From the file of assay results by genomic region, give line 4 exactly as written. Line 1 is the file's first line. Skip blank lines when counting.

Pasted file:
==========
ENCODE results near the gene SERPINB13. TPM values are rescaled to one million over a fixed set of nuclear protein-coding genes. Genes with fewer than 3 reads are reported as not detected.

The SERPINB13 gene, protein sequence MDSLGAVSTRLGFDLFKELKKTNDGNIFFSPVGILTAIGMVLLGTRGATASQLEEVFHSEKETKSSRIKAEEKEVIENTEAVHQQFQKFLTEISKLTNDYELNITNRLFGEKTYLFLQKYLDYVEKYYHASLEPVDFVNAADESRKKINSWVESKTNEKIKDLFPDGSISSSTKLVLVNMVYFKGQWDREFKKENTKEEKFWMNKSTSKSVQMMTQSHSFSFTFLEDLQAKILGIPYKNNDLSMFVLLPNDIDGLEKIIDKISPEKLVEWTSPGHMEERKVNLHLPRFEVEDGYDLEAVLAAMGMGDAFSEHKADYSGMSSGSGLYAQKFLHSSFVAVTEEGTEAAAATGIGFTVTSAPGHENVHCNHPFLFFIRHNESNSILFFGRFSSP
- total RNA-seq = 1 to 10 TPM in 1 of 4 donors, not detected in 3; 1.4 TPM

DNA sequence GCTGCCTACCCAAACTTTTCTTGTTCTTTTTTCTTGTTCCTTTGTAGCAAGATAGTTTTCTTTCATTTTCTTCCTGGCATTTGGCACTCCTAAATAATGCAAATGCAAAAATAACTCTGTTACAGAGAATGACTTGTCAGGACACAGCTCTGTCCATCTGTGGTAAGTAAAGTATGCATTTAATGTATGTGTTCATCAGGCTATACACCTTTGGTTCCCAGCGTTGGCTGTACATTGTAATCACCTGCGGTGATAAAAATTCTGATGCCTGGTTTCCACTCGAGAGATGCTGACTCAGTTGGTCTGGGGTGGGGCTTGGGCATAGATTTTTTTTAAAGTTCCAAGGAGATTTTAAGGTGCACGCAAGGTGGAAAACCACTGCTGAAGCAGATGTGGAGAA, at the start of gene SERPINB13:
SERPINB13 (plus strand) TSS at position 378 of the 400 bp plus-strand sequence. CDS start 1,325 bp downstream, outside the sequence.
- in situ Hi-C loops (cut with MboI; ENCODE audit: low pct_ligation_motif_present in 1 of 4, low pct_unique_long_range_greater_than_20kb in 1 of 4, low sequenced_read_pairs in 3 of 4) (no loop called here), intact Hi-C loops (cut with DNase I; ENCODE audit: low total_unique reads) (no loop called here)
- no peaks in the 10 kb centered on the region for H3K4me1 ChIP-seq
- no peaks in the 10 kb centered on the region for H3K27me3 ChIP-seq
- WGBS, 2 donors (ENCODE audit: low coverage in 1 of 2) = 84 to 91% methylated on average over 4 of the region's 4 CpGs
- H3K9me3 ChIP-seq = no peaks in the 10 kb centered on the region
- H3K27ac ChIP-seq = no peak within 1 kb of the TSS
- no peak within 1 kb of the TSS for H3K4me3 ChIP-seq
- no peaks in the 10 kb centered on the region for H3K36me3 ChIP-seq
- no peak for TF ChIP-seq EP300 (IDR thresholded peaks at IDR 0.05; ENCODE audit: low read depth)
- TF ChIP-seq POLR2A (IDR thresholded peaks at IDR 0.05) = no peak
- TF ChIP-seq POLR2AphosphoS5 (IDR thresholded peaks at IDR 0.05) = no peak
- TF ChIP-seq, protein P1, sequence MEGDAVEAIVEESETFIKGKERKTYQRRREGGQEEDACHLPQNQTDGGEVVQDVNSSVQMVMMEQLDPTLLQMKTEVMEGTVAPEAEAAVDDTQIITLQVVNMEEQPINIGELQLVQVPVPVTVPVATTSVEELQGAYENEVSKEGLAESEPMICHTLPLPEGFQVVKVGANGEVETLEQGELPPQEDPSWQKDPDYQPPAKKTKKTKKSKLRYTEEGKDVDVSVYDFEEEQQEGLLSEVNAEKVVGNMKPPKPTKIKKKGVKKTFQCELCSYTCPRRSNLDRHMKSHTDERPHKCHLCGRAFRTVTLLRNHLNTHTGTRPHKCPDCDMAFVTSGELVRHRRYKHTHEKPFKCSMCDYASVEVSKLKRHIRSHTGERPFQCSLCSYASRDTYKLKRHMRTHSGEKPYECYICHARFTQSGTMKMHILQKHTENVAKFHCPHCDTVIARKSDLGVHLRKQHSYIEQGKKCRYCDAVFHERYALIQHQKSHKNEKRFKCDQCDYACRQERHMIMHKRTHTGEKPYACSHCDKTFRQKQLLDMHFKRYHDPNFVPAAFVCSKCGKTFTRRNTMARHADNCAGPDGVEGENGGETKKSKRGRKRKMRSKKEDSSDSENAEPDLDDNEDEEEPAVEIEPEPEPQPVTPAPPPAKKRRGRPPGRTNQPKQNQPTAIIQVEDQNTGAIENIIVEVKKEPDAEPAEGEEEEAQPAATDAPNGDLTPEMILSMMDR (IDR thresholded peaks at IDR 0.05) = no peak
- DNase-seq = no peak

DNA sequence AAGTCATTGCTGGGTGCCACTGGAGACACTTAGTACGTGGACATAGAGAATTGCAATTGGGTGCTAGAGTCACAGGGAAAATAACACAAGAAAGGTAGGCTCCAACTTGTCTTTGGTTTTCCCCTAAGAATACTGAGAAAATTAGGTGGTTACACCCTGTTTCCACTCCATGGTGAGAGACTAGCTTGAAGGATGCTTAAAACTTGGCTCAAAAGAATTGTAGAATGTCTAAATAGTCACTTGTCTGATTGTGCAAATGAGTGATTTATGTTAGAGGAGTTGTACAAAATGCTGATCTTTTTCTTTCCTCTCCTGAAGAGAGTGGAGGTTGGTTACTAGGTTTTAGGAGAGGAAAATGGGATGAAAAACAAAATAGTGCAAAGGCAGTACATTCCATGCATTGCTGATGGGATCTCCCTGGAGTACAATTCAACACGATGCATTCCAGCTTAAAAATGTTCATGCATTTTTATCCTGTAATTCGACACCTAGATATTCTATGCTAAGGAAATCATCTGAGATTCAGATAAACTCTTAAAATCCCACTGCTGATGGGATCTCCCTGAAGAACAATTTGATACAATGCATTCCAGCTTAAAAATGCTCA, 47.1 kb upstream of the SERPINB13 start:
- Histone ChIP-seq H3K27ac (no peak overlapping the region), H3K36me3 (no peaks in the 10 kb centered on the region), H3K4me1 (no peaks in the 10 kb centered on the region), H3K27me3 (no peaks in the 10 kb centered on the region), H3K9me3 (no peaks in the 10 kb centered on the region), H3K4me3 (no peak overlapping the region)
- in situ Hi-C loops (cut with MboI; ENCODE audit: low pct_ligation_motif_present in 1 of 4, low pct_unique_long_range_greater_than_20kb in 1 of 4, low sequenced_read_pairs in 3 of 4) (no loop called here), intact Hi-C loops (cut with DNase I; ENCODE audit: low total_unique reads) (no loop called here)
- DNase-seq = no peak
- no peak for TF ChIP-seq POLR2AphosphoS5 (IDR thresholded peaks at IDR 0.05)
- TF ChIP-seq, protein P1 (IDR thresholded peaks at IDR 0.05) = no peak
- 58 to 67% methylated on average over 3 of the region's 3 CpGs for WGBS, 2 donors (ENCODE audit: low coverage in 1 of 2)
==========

DNA sequence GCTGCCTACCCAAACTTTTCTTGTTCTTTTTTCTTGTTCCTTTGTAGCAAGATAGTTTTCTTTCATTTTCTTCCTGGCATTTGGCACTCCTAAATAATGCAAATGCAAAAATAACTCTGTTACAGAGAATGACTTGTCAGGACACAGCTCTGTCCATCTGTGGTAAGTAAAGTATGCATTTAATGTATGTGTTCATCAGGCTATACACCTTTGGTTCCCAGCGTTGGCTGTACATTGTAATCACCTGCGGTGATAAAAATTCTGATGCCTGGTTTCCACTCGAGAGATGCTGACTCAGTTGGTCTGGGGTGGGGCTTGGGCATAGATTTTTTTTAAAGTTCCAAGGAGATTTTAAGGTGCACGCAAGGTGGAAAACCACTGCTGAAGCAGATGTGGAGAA, at the start of gene SERPINB13: